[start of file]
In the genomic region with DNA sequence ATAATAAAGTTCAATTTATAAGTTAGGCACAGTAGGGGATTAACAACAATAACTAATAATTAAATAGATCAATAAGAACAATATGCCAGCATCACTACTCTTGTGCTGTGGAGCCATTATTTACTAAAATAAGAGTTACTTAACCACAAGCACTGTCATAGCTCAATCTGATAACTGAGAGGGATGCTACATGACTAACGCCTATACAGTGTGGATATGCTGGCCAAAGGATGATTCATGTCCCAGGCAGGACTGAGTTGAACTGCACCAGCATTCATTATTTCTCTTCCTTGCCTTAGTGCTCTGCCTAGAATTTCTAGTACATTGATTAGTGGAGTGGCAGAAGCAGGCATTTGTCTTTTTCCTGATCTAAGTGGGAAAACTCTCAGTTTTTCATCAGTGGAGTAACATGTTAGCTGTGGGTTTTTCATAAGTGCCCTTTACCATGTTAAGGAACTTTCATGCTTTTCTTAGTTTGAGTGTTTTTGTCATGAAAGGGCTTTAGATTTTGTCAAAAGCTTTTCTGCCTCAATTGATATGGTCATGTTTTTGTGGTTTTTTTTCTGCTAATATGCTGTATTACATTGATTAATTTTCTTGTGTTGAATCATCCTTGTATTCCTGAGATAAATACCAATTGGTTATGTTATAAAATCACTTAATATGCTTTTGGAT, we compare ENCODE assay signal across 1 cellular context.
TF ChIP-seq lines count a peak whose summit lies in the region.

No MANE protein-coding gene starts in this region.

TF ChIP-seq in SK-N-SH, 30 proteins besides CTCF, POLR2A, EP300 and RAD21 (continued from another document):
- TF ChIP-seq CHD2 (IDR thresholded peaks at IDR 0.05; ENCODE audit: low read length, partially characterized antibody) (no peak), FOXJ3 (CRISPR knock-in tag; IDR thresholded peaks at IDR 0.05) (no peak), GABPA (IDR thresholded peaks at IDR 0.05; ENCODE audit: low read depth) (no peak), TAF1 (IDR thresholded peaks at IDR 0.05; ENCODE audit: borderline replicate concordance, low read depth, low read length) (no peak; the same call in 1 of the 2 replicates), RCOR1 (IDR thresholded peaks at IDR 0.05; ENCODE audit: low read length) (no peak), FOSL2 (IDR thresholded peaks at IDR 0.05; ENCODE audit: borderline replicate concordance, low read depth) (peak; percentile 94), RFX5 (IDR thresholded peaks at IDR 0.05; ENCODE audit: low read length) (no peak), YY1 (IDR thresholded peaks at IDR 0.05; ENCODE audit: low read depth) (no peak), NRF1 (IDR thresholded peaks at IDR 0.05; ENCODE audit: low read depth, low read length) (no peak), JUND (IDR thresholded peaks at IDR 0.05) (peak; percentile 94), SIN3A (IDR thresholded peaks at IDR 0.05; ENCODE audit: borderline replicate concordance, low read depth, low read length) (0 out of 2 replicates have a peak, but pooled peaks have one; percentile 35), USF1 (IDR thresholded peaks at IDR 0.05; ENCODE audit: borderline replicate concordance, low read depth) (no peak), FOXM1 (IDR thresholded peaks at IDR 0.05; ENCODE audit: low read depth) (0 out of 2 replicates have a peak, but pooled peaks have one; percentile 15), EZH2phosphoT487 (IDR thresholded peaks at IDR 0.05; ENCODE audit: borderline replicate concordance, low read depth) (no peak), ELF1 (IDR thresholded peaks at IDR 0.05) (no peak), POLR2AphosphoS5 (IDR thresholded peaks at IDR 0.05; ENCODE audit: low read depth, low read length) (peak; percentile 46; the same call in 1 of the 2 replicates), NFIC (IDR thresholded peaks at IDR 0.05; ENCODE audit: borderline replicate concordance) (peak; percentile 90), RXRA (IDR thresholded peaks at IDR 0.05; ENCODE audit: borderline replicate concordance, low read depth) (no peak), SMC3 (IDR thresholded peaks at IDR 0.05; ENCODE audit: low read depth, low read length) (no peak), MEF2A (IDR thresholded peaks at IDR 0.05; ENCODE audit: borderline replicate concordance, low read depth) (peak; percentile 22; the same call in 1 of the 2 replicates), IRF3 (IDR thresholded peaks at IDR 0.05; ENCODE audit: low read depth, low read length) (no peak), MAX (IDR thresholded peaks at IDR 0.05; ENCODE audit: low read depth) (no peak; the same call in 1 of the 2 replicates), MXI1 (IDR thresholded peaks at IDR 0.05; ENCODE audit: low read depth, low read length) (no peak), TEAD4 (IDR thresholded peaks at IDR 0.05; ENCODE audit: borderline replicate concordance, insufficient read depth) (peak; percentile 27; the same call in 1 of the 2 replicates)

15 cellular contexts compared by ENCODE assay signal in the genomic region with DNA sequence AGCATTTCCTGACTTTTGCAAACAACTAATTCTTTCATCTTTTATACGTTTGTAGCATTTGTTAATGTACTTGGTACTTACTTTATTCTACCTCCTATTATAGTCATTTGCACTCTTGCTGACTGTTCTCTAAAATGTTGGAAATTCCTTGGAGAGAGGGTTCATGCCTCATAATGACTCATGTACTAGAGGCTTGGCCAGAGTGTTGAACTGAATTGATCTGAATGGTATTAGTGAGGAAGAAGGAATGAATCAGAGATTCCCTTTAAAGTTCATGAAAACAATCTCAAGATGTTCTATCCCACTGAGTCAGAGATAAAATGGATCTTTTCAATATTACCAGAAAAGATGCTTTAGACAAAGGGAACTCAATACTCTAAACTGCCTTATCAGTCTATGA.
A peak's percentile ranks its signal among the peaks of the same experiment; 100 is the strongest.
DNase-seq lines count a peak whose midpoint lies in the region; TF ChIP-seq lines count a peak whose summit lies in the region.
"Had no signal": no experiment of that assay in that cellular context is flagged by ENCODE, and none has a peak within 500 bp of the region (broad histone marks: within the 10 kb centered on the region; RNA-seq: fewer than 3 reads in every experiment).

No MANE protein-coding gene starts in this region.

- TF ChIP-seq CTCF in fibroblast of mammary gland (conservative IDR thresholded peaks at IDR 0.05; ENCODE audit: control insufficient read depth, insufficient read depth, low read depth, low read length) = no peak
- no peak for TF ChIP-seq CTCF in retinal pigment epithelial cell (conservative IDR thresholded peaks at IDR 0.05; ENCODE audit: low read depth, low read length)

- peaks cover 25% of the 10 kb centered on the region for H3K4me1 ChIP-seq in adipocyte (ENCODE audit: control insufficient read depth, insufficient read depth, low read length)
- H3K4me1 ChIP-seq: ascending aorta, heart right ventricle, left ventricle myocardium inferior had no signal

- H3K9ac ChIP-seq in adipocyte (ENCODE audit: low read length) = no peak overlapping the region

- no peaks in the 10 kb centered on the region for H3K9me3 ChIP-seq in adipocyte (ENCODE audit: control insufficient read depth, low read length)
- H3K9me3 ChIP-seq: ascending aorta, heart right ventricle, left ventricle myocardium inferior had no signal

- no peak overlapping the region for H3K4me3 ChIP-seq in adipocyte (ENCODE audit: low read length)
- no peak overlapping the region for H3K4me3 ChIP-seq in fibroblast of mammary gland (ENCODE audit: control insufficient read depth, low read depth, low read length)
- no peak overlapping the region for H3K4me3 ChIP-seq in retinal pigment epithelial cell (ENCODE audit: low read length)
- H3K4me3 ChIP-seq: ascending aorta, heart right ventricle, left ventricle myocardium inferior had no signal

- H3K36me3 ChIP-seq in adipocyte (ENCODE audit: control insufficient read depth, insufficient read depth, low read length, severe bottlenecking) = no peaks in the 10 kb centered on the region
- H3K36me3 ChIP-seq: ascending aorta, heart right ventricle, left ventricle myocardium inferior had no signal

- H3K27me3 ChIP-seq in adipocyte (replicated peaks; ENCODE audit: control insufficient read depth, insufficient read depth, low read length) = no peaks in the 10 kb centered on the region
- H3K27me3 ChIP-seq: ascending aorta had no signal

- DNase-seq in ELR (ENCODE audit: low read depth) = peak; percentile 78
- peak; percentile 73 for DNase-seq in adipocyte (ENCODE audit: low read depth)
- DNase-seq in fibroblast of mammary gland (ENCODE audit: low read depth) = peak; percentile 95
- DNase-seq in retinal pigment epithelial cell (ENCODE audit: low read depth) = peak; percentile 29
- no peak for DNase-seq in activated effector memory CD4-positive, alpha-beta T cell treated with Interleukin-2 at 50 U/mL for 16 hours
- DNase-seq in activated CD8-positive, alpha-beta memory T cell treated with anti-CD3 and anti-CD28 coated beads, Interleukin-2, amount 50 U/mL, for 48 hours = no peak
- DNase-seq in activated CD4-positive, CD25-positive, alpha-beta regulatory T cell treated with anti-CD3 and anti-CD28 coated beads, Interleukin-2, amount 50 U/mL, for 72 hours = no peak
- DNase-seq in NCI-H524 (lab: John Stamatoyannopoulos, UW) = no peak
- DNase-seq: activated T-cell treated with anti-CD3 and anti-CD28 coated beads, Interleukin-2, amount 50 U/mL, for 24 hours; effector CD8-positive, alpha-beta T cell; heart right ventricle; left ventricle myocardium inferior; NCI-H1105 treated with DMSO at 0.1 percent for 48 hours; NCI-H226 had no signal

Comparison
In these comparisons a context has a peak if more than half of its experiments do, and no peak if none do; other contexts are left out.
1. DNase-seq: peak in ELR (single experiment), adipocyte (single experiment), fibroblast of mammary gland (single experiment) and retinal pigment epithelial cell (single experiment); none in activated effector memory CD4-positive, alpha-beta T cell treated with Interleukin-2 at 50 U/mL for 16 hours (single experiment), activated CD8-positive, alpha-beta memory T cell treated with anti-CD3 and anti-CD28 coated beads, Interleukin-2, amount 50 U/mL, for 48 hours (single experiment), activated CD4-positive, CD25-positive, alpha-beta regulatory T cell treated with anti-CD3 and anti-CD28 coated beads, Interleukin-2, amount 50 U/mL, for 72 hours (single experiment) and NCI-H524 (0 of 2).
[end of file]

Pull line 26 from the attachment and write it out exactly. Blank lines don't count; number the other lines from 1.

- DNase-seq in ELR (ENCODE audit: low read depth) = peak; percentile 78